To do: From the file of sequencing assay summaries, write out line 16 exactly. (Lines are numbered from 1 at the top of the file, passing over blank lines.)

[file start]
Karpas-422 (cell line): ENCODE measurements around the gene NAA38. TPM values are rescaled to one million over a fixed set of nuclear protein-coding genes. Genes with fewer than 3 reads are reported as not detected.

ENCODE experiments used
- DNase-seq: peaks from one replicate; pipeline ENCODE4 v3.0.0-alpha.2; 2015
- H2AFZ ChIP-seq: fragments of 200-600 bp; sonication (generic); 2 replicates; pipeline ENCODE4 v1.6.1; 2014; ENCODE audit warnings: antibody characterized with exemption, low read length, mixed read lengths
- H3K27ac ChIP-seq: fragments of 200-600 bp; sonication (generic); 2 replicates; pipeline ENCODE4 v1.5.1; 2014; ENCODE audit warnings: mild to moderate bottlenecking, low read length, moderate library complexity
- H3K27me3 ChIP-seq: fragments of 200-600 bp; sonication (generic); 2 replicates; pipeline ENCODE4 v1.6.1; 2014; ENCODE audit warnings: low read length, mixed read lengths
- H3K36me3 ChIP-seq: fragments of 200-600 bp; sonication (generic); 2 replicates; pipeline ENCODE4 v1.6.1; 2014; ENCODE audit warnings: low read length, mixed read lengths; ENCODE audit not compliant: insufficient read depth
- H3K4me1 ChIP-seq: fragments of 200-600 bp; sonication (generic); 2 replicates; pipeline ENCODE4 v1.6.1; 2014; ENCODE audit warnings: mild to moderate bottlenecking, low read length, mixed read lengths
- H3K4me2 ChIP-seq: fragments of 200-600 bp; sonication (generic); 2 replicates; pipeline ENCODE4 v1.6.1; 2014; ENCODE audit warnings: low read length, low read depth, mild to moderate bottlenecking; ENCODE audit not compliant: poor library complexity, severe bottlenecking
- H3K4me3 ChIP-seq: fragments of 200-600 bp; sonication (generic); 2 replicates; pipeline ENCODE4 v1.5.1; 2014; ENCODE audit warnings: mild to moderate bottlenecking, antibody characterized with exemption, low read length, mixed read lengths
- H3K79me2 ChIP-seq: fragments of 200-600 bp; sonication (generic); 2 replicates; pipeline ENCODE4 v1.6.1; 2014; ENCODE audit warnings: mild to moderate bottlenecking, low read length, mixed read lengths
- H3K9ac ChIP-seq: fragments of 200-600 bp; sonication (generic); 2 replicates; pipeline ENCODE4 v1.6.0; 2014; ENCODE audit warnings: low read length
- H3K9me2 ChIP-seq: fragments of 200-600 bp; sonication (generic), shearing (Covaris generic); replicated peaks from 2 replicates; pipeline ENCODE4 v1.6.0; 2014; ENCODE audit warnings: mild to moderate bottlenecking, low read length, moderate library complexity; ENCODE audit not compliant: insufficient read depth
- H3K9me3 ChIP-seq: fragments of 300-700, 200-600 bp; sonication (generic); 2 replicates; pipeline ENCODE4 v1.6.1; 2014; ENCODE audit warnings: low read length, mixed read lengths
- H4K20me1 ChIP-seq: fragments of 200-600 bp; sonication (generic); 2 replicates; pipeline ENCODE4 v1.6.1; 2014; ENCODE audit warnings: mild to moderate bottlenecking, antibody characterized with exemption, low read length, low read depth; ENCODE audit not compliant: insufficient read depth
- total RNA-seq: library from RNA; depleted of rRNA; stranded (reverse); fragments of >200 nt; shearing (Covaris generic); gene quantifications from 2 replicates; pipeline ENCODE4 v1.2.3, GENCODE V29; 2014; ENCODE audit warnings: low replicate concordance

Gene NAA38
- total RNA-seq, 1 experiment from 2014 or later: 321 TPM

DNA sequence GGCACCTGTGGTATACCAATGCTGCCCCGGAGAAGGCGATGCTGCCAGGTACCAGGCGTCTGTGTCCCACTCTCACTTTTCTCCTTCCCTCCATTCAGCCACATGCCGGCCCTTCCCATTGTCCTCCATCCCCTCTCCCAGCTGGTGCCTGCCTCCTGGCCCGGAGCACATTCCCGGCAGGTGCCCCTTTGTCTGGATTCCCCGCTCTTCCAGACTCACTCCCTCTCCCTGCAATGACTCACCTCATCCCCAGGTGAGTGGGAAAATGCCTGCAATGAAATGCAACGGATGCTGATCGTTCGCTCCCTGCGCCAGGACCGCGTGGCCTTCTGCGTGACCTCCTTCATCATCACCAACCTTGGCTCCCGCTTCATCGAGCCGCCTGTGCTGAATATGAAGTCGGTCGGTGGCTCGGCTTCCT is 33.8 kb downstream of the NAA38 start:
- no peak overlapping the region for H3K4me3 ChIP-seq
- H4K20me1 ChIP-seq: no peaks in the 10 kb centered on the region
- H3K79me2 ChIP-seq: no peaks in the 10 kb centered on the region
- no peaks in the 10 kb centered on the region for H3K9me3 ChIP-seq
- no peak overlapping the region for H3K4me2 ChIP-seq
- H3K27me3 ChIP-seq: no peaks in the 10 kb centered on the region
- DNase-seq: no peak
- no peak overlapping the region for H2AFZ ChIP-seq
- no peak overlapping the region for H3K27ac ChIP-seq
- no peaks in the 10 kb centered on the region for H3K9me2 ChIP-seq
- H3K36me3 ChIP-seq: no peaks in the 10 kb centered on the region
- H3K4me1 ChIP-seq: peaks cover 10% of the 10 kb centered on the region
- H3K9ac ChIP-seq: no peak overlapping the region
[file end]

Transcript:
- total RNA-seq: library from RNA; depleted of rRNA; stranded (reverse); fragments of >200 nt; shearing (Covaris generic); gene quantifications from 2 replicates; pipeline ENCODE4 v1.2.3, GENCODE V29; 2014; ENCODE audit warnings: low replicate concordance